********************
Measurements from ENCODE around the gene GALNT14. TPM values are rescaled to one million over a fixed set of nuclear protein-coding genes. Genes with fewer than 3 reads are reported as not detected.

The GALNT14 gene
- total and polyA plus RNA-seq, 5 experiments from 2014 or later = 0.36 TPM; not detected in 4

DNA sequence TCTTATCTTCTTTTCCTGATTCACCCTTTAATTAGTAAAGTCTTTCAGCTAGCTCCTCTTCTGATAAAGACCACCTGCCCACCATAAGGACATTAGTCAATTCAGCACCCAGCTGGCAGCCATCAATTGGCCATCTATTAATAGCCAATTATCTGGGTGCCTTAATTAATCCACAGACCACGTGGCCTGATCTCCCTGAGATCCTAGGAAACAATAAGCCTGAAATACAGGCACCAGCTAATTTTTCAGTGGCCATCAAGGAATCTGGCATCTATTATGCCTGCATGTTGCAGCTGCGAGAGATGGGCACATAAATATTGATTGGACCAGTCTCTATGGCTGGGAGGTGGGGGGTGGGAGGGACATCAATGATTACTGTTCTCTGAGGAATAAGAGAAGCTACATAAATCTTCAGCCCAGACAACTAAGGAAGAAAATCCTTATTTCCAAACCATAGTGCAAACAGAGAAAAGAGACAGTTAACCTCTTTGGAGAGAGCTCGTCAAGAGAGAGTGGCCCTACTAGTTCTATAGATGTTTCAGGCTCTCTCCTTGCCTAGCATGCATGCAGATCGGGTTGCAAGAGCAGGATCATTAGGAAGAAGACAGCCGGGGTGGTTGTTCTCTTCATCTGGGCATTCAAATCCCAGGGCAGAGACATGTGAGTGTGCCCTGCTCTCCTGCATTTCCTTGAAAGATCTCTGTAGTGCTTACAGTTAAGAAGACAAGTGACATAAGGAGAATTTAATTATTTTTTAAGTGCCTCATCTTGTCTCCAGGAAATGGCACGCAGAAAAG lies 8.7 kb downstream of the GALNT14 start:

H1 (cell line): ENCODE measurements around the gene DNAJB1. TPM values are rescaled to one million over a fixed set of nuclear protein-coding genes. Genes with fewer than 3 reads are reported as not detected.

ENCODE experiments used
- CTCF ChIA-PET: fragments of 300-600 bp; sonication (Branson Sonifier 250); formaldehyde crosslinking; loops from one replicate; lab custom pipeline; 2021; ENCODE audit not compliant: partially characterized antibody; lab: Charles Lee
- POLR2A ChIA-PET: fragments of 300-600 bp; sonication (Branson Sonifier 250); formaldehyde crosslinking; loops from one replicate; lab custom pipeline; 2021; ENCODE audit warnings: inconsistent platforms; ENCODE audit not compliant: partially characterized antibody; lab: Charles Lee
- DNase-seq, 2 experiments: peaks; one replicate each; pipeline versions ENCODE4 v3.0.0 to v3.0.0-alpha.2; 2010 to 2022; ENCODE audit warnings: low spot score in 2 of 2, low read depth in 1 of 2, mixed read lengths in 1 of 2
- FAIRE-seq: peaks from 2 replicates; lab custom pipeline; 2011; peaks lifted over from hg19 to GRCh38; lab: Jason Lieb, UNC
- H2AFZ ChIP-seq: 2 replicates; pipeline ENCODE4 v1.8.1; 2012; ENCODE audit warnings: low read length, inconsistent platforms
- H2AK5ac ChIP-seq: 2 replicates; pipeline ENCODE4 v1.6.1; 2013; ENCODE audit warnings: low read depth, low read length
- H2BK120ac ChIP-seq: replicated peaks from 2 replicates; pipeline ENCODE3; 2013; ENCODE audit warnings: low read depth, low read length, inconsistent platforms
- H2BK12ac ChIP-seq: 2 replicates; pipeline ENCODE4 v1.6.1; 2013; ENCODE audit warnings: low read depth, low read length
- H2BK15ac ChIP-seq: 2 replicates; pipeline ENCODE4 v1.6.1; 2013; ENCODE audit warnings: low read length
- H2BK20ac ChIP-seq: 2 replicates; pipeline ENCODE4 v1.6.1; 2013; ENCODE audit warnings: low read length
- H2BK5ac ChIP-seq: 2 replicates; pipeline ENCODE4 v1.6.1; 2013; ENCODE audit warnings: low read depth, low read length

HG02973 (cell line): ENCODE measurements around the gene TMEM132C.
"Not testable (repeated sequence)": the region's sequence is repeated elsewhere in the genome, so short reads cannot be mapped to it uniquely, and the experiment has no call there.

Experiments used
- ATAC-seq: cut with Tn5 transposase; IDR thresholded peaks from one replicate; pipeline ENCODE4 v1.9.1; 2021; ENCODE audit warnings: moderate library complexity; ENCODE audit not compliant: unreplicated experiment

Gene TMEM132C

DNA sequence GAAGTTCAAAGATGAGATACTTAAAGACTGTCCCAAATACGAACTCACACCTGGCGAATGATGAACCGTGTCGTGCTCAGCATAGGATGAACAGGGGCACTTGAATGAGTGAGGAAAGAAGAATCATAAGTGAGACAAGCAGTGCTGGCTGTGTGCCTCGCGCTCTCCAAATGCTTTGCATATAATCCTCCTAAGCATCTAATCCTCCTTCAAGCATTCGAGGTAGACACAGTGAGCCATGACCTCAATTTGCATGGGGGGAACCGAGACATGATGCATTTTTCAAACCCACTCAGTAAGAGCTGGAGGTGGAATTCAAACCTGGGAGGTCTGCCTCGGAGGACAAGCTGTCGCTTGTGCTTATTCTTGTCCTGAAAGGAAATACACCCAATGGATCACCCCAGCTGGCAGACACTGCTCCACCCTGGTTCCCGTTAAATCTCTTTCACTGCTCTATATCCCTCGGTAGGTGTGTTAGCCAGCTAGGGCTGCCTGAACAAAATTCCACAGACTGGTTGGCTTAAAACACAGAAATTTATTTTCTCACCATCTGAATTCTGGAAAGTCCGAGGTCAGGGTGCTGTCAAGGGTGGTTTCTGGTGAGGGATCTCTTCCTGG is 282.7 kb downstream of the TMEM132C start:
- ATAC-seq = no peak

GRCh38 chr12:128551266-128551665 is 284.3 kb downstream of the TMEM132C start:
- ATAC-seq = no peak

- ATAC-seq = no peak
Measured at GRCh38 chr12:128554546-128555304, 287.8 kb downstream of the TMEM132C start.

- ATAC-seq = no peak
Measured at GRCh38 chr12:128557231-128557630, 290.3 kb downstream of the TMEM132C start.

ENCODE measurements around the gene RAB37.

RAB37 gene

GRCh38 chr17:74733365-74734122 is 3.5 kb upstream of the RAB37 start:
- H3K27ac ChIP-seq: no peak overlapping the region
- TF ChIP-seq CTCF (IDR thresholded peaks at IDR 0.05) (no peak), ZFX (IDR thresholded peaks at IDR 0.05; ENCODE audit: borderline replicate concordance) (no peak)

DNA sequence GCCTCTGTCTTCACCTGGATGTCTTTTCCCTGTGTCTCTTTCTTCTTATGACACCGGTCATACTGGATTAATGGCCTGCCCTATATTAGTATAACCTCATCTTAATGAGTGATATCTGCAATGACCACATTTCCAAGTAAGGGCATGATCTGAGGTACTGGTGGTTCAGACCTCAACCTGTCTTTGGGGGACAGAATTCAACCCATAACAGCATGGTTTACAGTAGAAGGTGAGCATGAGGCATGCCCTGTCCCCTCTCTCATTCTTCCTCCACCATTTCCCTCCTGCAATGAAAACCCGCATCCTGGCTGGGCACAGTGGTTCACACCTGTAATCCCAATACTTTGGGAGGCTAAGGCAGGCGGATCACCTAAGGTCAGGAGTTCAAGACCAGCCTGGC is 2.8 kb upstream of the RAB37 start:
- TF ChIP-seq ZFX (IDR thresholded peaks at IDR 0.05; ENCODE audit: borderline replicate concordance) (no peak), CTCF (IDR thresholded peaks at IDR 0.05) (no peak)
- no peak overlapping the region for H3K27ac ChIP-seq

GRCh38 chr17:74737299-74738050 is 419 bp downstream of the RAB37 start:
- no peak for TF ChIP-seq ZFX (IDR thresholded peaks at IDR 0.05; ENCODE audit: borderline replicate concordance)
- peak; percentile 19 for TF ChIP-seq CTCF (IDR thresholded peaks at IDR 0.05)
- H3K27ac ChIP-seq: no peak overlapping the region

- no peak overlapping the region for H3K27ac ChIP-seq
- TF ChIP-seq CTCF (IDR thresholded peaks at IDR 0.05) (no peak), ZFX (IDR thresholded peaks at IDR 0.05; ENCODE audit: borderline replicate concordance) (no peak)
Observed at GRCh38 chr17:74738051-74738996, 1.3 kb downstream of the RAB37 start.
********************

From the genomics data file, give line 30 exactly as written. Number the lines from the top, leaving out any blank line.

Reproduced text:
Measured at GRCh38 chr12:128557231-128557630, 290.3 kb downstream of the TMEM132C start.